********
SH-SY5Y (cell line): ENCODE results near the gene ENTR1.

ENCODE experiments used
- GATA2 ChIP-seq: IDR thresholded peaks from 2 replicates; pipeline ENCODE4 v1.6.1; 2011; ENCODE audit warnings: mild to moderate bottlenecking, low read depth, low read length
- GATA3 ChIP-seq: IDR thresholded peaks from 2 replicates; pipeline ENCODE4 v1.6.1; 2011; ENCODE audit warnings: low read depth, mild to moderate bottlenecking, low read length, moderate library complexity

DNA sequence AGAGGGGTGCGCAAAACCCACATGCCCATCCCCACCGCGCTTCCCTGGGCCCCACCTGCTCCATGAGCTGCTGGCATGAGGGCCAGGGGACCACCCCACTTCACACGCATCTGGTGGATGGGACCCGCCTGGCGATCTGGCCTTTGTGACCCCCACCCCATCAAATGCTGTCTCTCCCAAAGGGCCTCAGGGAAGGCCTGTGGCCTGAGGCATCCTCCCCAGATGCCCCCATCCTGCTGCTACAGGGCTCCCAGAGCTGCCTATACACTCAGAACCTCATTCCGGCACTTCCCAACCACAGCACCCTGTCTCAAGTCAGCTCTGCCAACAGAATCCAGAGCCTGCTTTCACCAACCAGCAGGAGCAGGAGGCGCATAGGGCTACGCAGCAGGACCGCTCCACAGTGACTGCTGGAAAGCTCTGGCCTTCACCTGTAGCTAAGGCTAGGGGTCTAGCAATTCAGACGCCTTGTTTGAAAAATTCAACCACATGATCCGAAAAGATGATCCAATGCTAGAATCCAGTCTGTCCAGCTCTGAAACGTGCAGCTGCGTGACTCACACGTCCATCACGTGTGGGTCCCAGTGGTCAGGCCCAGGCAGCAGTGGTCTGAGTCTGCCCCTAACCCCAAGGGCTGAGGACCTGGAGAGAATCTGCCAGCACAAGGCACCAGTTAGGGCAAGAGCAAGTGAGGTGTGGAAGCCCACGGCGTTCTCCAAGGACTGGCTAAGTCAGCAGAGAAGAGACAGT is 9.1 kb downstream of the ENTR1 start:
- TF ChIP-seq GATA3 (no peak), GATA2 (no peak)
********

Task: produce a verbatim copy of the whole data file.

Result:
SH-SY5Y (cell line): ENCODE results near the gene ENTR1.

ENCODE experiments used
- GATA2 ChIP-seq: IDR thresholded peaks from 2 replicates; pipeline ENCODE4 v1.6.1; 2011; ENCODE audit warnings: mild to moderate bottlenecking, low read depth, low read length
- GATA3 ChIP-seq: IDR thresholded peaks from 2 replicates; pipeline ENCODE4 v1.6.1; 2011; ENCODE audit warnings: low read depth, mild to moderate bottlenecking, low read length, moderate library complexity

DNA sequence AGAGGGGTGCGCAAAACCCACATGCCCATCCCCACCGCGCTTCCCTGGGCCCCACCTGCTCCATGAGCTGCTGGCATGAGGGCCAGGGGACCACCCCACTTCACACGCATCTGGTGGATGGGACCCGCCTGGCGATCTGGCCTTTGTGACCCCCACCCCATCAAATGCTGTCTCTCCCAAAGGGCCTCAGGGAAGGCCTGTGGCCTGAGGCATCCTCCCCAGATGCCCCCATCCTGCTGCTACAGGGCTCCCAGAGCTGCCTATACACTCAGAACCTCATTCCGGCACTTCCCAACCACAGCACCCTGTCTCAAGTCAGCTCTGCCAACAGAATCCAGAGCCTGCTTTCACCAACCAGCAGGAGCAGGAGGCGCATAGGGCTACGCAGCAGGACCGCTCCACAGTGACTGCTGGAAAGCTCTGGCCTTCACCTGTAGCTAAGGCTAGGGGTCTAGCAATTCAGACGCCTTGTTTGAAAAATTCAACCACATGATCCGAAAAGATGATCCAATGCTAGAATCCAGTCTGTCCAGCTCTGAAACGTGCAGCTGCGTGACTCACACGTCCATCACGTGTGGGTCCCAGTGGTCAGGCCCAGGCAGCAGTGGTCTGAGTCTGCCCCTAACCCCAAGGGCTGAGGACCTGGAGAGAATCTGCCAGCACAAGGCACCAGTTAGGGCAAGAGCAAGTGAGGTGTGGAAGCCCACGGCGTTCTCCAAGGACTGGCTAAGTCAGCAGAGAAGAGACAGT is 9.1 kb downstream of the ENTR1 start:
- TF ChIP-seq GATA3 (no peak), GATA2 (no peak)